DAY 1

I arrive at the University Hospital at 10 am. There are going to examine my eyes and say whether I’m a possible candidate for crosslinking the next day (day 2).

They first examine me the same way opticians do (slit lamp, vision acuity etc.) and then they make a topographical scan. After this procedure they have to measure the corneal thickness. The corneal thickness is measured by a pen-shaped-thing that exerts a pressure on your cornea. The measurement is done in local anesthesia so it doesn’t hurt at all. However, you will see the effect of pressure the “pen” exerts on your cornea and it might be a little weird first time (I found the effect quite amazing). The effect you’ll notice is like dropping a stone into a quite lake. The stone will create waves propagating outwards.

My cornea was more than 400 micrometer thick which meant crosslinking was possible.

I then talked to Dr. Ulrike Köller about the treatment (this is also the time to ask remaining unanswered questions). To get the treatment done I have to sign a declaration.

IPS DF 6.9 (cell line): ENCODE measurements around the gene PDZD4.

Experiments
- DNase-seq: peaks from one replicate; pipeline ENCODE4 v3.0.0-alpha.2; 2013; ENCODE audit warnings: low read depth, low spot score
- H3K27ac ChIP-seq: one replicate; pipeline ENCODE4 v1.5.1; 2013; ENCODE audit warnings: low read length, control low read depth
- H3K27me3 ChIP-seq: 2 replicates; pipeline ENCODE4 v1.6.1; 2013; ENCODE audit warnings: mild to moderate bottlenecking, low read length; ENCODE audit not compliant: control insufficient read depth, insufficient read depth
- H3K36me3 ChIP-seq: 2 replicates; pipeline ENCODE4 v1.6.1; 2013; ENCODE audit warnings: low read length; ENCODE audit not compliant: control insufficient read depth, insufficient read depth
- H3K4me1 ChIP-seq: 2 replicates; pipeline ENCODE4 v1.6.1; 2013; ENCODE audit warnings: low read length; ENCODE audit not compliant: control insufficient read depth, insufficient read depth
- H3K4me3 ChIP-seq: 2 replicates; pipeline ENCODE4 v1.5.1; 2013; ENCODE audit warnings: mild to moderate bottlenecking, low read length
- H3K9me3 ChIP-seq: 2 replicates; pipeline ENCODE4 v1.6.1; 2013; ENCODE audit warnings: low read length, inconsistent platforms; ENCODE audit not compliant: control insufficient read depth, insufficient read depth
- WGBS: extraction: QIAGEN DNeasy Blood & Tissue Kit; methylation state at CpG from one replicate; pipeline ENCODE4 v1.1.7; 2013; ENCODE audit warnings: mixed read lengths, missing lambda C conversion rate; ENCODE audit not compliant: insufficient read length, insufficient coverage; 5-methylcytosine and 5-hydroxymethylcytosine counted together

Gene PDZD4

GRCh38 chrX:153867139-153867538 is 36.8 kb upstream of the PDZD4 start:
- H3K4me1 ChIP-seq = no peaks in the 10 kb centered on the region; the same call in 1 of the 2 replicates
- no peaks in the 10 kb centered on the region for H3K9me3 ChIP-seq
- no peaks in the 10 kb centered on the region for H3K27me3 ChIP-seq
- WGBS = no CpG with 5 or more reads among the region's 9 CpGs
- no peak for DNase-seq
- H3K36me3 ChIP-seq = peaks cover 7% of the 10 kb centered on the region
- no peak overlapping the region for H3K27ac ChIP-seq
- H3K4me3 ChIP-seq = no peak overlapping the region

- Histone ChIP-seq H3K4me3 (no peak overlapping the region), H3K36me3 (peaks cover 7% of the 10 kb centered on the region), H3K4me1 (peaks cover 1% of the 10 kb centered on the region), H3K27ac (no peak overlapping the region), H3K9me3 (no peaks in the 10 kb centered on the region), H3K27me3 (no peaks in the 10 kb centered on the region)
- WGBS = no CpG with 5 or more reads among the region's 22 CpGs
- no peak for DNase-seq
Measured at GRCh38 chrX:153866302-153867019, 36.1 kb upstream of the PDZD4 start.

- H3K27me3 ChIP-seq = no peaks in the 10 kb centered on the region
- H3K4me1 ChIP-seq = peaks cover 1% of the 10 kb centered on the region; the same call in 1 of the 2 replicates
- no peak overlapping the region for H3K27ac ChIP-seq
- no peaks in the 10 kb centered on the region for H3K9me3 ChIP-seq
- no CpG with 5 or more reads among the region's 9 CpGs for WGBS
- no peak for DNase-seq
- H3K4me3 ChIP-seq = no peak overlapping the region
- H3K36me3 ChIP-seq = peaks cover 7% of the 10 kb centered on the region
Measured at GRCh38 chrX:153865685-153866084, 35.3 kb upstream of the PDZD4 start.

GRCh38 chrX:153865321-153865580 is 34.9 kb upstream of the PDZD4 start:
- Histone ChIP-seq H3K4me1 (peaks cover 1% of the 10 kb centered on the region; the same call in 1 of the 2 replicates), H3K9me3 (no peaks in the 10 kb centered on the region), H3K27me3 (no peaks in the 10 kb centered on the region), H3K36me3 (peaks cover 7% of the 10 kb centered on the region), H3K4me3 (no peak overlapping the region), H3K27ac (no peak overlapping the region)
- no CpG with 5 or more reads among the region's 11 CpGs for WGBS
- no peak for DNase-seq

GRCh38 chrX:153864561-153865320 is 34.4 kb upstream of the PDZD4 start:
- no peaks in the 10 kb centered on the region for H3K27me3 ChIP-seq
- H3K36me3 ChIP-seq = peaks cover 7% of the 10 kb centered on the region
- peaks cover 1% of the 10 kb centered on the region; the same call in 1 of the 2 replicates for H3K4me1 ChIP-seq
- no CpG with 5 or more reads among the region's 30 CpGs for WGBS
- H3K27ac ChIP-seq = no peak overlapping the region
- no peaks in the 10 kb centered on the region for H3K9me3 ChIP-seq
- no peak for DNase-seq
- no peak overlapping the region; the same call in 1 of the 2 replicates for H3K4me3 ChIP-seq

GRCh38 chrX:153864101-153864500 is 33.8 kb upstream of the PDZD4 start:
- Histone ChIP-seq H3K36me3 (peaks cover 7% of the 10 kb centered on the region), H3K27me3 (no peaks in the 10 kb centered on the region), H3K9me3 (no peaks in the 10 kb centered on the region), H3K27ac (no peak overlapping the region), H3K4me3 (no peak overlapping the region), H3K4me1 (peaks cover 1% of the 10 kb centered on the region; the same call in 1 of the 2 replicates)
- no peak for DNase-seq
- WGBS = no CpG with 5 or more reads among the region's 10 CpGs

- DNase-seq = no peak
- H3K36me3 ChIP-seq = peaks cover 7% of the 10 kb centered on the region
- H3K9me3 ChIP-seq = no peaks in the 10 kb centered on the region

DAY 2

I have signed the declaration, I meet the surgeon, and I’m ready to get my eyes fried with UV-light. During my operation it helped a lot talking to the surgeon about crosslinking science etc. This ways things went much faster and easier, especially because it was very disturbing being able to see all the weird things they were doing to my eyes – it didn’t hurt though, but in the beginning I felt like vomiting. Afterwards they add a therapeutical lens on both eyes to protect the cornea and to make the epithelium grow in peace. When I’m done I realize the whole world turns out green (because of the riboflavin) and very foggy. My vision according to the doctors is reduced to 20%.

Then the local anesthesia stops working which means pain. It is very hard to describe the pain I felt, but it was probably something in between eyes-popping-out-of-my-head and someone-is-continuously-rubbing-salt-into-my-eyes. There is also an enormous tear flow from my eyes. Also, my eyes got very light sensitive, so I made sure to wear a cap and sun glasses all the time. The hospital orders a cab so I can get safe to my guesthouse. They also give me painkillers and eye drops against infection etc.